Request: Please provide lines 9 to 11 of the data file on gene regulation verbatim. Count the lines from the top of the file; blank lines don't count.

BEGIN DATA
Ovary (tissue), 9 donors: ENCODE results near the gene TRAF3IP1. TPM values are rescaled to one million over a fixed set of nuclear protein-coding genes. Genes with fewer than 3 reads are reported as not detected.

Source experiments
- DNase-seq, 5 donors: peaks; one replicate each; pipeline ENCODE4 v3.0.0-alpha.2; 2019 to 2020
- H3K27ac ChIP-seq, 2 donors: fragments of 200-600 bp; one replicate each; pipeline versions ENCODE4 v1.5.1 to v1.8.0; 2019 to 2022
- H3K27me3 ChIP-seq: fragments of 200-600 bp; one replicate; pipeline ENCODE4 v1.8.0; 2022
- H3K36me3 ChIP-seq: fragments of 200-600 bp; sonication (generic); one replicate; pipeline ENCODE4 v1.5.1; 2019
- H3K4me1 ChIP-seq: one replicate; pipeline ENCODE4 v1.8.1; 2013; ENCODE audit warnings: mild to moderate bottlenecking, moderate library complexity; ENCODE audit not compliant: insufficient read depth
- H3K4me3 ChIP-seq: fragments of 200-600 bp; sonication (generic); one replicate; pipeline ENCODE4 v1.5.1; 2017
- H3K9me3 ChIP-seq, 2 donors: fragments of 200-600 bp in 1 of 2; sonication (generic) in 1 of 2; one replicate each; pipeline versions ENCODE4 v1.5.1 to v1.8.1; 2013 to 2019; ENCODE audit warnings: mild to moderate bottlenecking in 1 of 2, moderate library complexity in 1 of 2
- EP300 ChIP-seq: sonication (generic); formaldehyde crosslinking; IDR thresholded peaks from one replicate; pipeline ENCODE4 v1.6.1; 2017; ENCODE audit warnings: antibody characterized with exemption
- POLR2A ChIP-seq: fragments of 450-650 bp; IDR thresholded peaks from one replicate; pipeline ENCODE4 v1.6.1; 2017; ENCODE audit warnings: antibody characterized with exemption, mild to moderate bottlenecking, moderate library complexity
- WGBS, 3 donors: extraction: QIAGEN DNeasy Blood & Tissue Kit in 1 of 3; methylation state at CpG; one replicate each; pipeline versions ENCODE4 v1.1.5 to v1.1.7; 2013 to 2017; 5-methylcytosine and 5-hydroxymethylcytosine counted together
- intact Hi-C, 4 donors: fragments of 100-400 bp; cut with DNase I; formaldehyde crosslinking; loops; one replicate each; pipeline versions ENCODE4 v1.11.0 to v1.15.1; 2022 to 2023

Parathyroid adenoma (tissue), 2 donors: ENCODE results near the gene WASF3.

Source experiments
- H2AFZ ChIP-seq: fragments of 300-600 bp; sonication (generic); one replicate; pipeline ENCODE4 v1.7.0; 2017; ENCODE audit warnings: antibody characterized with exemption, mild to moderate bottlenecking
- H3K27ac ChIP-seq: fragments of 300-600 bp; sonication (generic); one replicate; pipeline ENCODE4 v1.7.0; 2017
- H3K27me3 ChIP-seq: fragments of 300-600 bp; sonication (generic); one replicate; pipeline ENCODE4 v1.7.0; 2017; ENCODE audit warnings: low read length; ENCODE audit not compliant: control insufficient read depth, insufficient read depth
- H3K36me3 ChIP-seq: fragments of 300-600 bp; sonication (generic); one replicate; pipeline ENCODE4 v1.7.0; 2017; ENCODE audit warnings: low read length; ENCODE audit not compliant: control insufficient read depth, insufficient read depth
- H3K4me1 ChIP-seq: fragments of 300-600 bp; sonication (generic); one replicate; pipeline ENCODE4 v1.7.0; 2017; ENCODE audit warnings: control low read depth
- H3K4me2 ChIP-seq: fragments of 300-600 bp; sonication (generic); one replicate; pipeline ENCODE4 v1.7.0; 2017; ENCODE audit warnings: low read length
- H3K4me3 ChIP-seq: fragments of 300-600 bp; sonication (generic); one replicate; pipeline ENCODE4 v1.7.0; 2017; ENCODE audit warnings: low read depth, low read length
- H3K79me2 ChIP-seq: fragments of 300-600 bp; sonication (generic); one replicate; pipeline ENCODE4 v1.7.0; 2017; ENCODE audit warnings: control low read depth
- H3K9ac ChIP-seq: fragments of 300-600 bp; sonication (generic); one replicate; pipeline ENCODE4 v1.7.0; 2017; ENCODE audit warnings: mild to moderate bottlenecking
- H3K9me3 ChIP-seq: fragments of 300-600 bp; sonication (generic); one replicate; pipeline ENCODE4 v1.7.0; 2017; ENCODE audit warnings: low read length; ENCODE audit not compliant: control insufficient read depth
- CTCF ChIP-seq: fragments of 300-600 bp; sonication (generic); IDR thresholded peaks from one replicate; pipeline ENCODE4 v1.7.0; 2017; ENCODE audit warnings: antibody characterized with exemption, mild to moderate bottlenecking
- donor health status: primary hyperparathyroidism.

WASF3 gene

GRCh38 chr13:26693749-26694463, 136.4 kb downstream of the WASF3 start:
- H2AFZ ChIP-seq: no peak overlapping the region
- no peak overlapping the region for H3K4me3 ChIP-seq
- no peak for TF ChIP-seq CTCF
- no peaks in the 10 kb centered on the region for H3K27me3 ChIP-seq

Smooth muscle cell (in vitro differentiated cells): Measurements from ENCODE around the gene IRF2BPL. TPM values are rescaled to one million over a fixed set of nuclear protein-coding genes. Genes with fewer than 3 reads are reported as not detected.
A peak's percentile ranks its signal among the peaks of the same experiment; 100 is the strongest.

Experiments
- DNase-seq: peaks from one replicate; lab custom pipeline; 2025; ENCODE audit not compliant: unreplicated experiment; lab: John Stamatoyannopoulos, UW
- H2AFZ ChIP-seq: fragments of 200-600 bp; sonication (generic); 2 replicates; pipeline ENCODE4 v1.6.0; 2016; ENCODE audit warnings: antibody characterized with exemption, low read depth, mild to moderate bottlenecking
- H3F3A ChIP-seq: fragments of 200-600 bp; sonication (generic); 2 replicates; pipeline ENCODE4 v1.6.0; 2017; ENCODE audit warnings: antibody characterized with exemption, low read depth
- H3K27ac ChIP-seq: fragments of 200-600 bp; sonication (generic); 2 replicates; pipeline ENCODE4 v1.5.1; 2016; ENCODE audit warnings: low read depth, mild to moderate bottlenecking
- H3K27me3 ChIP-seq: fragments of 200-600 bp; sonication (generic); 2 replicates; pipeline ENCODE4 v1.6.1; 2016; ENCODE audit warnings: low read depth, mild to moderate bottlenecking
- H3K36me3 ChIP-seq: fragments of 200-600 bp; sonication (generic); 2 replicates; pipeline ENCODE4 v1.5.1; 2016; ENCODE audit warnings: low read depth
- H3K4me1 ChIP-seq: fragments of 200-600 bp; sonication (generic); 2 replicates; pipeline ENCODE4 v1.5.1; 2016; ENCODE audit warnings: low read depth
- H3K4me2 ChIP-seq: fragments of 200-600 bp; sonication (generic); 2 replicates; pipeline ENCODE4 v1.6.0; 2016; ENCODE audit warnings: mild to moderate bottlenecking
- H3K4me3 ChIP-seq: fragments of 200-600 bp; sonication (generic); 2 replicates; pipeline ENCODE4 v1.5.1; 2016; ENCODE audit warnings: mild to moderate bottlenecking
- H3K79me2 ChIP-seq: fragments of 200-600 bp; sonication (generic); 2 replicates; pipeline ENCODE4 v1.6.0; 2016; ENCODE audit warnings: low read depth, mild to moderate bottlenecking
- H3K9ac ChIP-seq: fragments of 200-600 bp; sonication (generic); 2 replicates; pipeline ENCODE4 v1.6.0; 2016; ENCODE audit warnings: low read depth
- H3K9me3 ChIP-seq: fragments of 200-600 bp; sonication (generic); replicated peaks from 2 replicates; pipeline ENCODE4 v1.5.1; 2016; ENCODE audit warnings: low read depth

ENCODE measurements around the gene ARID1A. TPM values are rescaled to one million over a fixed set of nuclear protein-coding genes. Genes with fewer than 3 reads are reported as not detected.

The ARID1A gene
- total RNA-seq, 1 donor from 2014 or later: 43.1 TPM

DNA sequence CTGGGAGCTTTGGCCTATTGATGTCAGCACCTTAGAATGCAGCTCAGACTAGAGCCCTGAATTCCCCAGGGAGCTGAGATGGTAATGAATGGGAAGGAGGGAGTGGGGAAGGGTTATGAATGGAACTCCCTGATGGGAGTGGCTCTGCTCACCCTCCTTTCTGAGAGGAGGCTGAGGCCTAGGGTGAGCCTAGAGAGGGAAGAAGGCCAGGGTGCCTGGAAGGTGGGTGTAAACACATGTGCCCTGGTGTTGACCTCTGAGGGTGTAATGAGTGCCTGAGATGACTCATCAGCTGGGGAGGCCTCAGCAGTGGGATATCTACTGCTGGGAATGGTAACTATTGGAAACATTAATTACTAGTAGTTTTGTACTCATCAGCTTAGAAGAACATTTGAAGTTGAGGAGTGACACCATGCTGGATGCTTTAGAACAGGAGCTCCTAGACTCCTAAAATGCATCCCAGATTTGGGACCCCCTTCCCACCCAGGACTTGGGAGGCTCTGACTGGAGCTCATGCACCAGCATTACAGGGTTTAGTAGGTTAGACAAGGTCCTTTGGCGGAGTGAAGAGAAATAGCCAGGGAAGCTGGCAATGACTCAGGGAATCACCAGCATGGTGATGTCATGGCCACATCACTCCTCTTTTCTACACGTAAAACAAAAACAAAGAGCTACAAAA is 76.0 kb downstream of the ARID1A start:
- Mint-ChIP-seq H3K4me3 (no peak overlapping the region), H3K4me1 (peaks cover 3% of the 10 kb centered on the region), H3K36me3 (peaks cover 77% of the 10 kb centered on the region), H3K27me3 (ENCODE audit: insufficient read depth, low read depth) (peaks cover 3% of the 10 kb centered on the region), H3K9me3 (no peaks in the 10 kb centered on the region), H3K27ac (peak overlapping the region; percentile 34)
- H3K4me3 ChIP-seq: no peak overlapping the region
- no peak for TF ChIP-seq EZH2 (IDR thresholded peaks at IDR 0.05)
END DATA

- H3K9me3 ChIP-seq, 2 donors: fragments of 200-600 bp in 1 of 2; sonication (generic) in 1 of 2; one replicate each; pipeline versions ENCODE4 v1.5.1 to v1.8.1; 2013 to 2019; ENCODE audit warnings: mild to moderate bottlenecking in 1 of 2, moderate library complexity in 1 of 2
- EP300 ChIP-seq: sonication (generic); formaldehyde crosslinking; IDR thresholded peaks from one replicate; pipeline ENCODE4 v1.6.1; 2017; ENCODE audit warnings: antibody characterized with exemption
- POLR2A ChIP-seq: fragments of 450-650 bp; IDR thresholded peaks from one replicate; pipeline ENCODE4 v1.6.1; 2017; ENCODE audit warnings: antibody characterized with exemption, mild to moderate bottlenecking, moderate library complexity